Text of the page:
BENGHAZI, Libya -- Eight British special forces personnel who had been detained by rebel forces have left Libya aboard the HMS Cumberland, Sky News reports.

The capture of as many as eight British soldiers by Libyan rebel forces had prompted a "small British diplomatic team" to start talks with the anti-government troops, U.K. Defense Secretary Liam Fox confirmed.

The eight Special Air Service soldiers were captured after a secret mission to put British diplomats in touch with opponents of Libyan leader Muammar al-Qaddafi, according to the London Times. The soldiers were captured Saturday as they escorted a junior diplomat through rebel-held territory in eastern Libya, according to the paper.

"The team went to Libya to initiate contacts with the opposition," Foreign Secretary William Hague told Sky News. "They experienced difficulties which have now been satisfactorily resolved."

Anti-government forces created the 30-member council in the eastern city of Benghazi after the liberation of several eastern cities, reported AFP. Led by former justice minister Mustafa Abdel Jalil, the council reportedly plans to lead the country toward a national election.

The detainment came as Libyan warplanes launched airstrikes and forces loyal to Qaddafi engaged in fierce ground battles Sunday with a rebel force advancing west toward the capital Tripoli along the country's Mediterranean coastline.

The opposition fighters pushed out of the rebel-held eastern half of Libya late last week and have been cutting a path west toward Tripoli. On the way, they secured control of two important oil ports at Brega and Ras Lanouf. By Sunday, the rebels were advancing farther west when they were hit by airstrikes and resistance from ground forces.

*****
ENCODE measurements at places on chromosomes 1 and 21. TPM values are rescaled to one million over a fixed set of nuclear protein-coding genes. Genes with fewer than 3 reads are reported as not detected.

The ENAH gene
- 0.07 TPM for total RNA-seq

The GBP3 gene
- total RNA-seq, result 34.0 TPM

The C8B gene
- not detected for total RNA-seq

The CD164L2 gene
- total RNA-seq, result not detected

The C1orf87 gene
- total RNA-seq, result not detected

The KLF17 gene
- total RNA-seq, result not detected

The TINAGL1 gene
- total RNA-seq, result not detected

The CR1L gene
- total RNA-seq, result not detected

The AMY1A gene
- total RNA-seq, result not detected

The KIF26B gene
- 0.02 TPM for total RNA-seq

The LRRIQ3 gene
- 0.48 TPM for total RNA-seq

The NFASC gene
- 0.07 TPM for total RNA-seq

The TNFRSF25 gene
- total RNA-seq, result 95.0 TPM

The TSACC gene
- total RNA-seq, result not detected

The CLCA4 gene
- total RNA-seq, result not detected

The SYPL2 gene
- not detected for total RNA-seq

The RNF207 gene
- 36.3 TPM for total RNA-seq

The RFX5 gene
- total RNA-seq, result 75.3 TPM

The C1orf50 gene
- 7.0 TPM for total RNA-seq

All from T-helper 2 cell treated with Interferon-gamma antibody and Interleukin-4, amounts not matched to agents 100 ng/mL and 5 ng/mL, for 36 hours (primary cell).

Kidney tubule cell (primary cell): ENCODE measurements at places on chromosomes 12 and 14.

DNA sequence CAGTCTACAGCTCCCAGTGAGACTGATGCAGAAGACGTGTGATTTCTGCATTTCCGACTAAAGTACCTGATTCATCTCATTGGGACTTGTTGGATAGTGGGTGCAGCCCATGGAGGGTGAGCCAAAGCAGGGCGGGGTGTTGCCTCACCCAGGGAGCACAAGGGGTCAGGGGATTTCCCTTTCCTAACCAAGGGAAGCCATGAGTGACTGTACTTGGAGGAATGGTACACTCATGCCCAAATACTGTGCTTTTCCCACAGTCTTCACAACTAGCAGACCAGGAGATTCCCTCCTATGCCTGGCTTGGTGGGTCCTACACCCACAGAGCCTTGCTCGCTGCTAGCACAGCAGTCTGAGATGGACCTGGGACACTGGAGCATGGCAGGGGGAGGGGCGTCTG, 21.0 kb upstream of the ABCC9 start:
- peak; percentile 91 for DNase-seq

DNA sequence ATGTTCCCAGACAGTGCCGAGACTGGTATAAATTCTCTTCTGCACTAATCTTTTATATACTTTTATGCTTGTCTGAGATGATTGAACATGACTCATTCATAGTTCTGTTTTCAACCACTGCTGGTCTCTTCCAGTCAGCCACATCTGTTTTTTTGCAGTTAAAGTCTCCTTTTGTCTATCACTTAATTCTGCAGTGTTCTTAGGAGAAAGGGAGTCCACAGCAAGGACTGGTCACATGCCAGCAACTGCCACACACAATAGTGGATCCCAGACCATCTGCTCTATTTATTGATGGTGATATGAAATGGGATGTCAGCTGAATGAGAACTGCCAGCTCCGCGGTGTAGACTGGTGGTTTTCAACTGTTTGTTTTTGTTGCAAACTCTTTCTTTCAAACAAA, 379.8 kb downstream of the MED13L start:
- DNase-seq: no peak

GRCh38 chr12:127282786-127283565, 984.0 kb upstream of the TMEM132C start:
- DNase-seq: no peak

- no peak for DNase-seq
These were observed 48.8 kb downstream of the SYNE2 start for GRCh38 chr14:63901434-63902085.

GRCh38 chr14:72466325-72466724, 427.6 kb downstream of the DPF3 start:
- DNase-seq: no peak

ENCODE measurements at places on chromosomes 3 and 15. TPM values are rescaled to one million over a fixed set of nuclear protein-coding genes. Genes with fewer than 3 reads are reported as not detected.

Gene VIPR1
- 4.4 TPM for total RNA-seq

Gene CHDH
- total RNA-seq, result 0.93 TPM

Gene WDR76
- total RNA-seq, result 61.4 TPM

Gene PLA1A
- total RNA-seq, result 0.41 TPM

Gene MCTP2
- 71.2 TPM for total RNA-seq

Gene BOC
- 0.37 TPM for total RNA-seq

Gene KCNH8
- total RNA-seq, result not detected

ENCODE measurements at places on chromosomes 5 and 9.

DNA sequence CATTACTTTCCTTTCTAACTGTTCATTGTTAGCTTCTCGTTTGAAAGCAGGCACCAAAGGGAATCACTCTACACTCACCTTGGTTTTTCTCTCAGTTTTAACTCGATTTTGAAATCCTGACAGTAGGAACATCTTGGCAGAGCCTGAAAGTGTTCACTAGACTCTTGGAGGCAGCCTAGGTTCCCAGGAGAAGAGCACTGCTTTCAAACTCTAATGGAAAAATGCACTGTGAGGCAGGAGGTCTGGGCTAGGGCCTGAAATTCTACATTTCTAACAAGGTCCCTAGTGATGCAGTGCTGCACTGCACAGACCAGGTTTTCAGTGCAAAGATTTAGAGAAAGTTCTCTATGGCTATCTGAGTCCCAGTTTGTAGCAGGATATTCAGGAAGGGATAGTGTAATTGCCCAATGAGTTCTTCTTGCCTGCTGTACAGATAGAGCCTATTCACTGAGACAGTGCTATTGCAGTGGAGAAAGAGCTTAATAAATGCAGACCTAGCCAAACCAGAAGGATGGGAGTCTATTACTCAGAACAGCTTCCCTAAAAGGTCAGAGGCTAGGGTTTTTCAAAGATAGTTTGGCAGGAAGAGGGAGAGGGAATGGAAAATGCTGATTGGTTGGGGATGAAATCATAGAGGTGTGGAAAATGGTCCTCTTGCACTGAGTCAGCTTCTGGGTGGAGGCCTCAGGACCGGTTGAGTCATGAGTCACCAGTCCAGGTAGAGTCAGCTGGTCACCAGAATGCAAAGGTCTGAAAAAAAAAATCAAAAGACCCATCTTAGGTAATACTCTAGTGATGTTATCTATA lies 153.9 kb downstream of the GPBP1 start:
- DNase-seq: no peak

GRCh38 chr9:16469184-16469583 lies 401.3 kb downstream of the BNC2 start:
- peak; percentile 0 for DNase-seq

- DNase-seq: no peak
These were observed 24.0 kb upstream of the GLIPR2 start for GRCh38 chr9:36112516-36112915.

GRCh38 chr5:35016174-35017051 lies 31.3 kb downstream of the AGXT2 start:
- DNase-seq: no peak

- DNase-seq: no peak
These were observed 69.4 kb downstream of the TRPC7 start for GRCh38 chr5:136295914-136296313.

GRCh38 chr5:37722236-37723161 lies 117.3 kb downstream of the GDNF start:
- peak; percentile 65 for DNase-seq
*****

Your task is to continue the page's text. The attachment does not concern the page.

Associated Press reporters at the scene said Qaddafi loyalists retook the town of Bin Jawad, about 110 miles east of Qaddafi's stronghold city of Sirte, which could prove to be a decisive battleground. The reporters witnessed airstrikes on the rebel forces and heavy fighting on the ground.

The uprising that began on Feb. 15, inspired by rebellions in neighboring Tunisia and Egypt, has been sliding toward a civil war that could be prolonged, with rebels backed by mutinous army units and arms seized from storehouses going on the offensive to try to topple Qaddafi's 41-year-old regime. At the same time, pro-Qaddafi forces have tried to conduct counteroffensives at Brega and in the rebel-held city of Zawiya west of Tripoli -- where bloody street battles were reported over the weekend.

The U.S. has moved military forces closer to Libya's shores, but has expressed wariness about talk of imposing a "no-fly zone" over the North African nation to prevent Qaddafi from using his warplanes to attack the population. The U.N. has imposed sanctions, and Libya's oil production has been seriously crippled by the unrest. The turmoil has caused oil prices to spike on international markets.

In Tripoli, the city of 2 million that is most firmly in Qaddafi's grip, residents were awoken before dawn by the crackle of unusually heavy and sustained gunfire that lasted for at least two hours.

The reason for the gunfire was not immediately clear, though Libyan authorities said it was to celebrate the regime taking back Ras Lanouf near the rebel-held east and the city of Misrata close to Tripoli. Despite those claims, AP reporters saw the rebels in control of Ras Lanouf early Sunday and residents of Misrata said the city remained in opposition hands.

By early morning, thousands of Qaddafi's supporters poured into Tripoli's central square for a rally, waving green flags, firing guns in the air, and holding up banners in support of the regime.

Hundreds drove past the Bab al-Aziziya military camp where Qaddafi lives, waving flags and cheering. Armed men in plainclothes were standing at the gates, also shooting in the air. Qaddafi's whereabouts were unknown.

The Associated Press contributed to this report